Head First Programming: A Learner's Guide to Programming Using the Python Language (Head First Series)

Overview

Looking for a reliable way to learn how to program on your own, without being overwhelmed by confusing concepts? Head First Programming introduces the core concepts of writing computer programs — variables, decisions, loops, functions, and objects — which apply regardless of the programming language. This book offers concrete examples and exercises in the dynamic and versatile Python language to demonstrate and reinforce these concepts.

Learn the basic tools to start writing the...

See more details below
Paperback
$35.37
BN.com price
(Save 29%)$49.99 List Price

Pick Up In Store

Reserve and pick up in 60 minutes at your local store

Other sellers (Paperback)
  • All (27) from $2.52   
  • New (12) from $26.95   
  • Used (15) from $2.52   
Head First Programming: A learner's guide to programming using the Python language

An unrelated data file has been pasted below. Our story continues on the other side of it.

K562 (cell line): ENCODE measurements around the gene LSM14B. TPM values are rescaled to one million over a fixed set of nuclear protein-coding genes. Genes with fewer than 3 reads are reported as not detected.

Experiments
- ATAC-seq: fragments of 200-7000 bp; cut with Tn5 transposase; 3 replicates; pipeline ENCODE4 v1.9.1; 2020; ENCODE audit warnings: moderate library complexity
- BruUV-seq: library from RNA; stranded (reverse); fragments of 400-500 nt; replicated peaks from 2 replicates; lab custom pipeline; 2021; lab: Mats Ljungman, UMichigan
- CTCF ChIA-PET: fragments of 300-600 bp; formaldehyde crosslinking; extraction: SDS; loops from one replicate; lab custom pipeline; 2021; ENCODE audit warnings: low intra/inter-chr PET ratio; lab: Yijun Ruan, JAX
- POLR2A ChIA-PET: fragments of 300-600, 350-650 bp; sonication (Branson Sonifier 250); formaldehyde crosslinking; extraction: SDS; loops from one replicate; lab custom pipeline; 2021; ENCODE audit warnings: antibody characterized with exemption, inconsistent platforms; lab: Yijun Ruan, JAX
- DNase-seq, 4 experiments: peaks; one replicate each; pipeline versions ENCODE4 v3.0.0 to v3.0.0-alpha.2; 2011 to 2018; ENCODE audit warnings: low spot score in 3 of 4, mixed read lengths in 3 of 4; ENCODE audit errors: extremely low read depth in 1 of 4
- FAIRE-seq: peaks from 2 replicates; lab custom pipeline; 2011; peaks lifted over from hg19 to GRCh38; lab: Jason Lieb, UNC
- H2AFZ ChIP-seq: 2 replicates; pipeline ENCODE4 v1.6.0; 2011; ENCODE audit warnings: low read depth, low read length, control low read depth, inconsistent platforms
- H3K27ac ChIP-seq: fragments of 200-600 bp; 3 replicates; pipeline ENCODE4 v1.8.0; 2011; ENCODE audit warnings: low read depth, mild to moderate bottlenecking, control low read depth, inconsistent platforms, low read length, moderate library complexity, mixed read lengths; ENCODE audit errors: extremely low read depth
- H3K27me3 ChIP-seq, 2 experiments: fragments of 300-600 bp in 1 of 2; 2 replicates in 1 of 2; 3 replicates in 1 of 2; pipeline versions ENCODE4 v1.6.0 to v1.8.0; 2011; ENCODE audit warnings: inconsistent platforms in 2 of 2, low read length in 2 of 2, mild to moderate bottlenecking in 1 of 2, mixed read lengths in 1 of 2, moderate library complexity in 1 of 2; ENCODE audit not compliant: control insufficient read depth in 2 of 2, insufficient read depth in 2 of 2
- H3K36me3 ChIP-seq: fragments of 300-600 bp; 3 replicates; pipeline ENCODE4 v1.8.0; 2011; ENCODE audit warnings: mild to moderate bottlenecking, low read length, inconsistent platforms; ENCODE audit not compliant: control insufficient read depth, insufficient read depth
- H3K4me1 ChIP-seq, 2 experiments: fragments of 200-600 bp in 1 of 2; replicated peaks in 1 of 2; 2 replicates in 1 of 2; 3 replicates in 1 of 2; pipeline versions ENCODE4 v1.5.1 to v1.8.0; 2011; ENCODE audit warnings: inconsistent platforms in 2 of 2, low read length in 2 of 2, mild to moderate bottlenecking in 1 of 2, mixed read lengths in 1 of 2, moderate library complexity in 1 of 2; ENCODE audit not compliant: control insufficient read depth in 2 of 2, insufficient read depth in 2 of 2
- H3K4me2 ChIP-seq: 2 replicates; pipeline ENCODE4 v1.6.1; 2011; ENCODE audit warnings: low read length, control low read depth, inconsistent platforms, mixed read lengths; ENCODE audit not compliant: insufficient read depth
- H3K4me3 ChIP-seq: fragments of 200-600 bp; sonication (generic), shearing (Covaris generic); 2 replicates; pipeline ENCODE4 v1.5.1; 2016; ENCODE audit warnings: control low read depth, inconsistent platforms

Available on NOOK devices and apps  
  • NOOK Devices
  • NOOK HD/HD+ Tablet
  • NOOK
  • NOOK Color
  • NOOK Tablet
  • Tablet/Phone
  • NOOK for Windows 8 Tablet
  • NOOK for iOS
  • NOOK for Android
  • NOOK Kids for iPad
  • PC/Mac
  • NOOK for Windows 8
  • NOOK for PC
  • NOOK for Mac
  • NOOK Study
  • NOOK for Web

Want a NOOK? Explore Now

NOOK Book (eBook)
$22.99
BN.com price
(Save 42%)$39.99 List Price

Overview

Looking for a reliable way to learn how to program on your own, without being overwhelmed by confusing concepts? Head First Programming introduces the core concepts of writing computer programs — variables, decisions, loops, functions, and objects — which apply regardless of the programming language. This book offers concrete examples and exercises in the dynamic and versatile Python language to demonstrate and reinforce these concepts.